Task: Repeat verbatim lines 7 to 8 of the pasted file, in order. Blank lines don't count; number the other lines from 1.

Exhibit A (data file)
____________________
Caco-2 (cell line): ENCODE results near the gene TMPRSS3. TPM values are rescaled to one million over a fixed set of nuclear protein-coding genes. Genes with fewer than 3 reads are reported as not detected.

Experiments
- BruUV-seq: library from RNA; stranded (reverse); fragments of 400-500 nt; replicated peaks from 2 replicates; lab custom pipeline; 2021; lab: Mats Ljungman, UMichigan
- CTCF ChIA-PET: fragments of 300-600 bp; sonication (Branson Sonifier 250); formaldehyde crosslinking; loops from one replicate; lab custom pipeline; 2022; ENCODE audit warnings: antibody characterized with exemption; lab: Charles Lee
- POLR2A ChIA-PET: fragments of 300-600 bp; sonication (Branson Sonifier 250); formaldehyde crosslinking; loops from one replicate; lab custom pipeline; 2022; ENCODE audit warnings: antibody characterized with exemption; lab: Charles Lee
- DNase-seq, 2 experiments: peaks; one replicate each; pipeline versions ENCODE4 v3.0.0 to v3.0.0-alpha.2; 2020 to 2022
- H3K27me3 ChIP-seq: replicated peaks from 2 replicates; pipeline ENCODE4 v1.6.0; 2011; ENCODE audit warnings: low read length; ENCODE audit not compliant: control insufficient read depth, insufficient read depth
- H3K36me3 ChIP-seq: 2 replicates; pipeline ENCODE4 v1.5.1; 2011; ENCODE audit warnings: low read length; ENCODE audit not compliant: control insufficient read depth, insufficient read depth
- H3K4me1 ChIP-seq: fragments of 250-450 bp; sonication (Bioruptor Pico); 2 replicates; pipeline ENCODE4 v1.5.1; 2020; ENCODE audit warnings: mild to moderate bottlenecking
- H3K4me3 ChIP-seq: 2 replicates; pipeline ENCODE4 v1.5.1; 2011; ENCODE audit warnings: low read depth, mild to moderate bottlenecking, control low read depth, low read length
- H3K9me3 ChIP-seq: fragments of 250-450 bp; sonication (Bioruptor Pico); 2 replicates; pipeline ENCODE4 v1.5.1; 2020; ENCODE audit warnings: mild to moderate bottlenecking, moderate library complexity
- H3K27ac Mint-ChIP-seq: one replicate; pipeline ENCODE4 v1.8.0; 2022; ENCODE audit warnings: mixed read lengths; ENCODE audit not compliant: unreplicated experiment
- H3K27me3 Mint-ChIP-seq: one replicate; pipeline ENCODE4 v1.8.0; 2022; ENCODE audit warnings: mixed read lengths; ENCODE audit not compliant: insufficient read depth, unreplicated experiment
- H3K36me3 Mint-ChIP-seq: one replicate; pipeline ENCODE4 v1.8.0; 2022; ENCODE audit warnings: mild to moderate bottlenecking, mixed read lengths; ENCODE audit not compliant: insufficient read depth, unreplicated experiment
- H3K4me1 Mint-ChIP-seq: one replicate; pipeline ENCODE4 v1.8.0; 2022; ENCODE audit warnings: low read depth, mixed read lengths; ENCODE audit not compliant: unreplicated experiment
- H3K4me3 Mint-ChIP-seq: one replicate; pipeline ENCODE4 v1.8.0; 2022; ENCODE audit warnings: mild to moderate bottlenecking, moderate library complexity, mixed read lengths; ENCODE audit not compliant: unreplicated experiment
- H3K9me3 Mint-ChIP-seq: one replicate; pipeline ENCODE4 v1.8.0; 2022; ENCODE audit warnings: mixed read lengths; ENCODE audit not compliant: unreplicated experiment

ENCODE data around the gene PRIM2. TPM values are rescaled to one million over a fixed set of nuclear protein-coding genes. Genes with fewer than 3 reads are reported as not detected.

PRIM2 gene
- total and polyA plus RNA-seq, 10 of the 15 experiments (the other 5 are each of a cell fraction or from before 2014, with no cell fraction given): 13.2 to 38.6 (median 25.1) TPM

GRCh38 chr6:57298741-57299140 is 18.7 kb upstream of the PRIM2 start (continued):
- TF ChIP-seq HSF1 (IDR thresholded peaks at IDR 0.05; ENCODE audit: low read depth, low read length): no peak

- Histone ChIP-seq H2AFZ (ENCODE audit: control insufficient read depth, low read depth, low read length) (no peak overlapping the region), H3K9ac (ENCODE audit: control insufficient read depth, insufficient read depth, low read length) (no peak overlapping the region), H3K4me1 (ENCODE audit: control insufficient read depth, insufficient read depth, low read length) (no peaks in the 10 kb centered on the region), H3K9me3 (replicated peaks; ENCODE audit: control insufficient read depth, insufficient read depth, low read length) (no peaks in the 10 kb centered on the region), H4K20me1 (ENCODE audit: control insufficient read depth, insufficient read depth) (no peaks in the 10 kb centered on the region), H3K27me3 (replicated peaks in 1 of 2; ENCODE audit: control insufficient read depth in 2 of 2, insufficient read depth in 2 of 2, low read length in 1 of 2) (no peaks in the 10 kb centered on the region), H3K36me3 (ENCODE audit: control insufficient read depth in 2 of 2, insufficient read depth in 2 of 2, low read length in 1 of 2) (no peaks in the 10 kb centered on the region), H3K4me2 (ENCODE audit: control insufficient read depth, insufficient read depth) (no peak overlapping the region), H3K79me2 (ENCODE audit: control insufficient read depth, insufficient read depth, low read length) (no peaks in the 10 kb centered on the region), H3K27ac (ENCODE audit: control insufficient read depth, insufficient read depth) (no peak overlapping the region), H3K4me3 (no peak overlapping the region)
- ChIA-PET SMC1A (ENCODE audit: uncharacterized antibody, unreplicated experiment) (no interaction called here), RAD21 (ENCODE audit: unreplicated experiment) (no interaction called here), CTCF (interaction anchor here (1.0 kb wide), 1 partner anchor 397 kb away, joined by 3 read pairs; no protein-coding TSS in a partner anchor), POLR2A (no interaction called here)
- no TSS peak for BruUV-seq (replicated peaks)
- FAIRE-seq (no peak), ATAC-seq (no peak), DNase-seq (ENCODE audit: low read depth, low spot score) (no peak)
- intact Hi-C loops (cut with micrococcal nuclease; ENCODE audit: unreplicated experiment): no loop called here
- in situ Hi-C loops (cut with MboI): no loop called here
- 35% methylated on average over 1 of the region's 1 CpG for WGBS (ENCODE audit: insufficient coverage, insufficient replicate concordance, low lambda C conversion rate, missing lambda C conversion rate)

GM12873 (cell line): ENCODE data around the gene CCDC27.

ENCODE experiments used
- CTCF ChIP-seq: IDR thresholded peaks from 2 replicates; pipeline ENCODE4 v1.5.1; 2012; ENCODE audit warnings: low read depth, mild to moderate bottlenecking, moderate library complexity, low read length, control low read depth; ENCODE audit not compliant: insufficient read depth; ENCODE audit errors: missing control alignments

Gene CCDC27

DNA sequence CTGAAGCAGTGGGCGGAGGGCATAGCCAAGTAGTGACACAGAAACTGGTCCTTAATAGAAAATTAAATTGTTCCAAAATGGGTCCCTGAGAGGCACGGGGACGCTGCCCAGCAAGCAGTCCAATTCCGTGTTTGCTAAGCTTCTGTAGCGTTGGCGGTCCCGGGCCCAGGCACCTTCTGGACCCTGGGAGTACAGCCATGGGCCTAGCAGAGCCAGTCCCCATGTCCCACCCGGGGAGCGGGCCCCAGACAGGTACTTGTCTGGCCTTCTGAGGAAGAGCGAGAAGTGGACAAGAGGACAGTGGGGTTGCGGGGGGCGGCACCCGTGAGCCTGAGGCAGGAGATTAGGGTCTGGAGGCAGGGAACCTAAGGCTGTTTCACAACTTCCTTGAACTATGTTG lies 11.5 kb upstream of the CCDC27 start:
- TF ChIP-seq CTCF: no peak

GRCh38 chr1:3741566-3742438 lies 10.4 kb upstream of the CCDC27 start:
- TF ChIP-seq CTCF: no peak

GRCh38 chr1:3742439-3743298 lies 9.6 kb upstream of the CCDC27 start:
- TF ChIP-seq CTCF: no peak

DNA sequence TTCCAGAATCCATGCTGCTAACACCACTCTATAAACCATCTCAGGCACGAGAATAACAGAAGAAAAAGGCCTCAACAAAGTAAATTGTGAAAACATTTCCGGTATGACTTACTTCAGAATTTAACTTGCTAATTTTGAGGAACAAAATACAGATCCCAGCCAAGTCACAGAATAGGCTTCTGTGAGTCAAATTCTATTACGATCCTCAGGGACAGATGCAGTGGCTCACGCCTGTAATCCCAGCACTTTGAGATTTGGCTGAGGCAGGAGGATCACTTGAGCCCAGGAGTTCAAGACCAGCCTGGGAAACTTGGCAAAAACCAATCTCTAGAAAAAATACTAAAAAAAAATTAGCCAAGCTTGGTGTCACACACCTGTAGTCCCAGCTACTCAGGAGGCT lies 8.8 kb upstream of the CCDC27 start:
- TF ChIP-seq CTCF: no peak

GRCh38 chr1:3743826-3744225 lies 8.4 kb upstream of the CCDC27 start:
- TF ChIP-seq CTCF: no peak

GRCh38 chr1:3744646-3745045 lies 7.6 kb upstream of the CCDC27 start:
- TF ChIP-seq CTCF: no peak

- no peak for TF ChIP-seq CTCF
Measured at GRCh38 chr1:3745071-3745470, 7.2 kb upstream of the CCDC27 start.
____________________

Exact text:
- H3K27me3 ChIP-seq: replicated peaks from 2 replicates; pipeline ENCODE4 v1.6.0; 2011; ENCODE audit warnings: low read length; ENCODE audit not compliant: control insufficient read depth, insufficient read depth
- H3K36me3 ChIP-seq: 2 replicates; pipeline ENCODE4 v1.5.1; 2011; ENCODE audit warnings: low read length; ENCODE audit not compliant: control insufficient read depth, insufficient read depth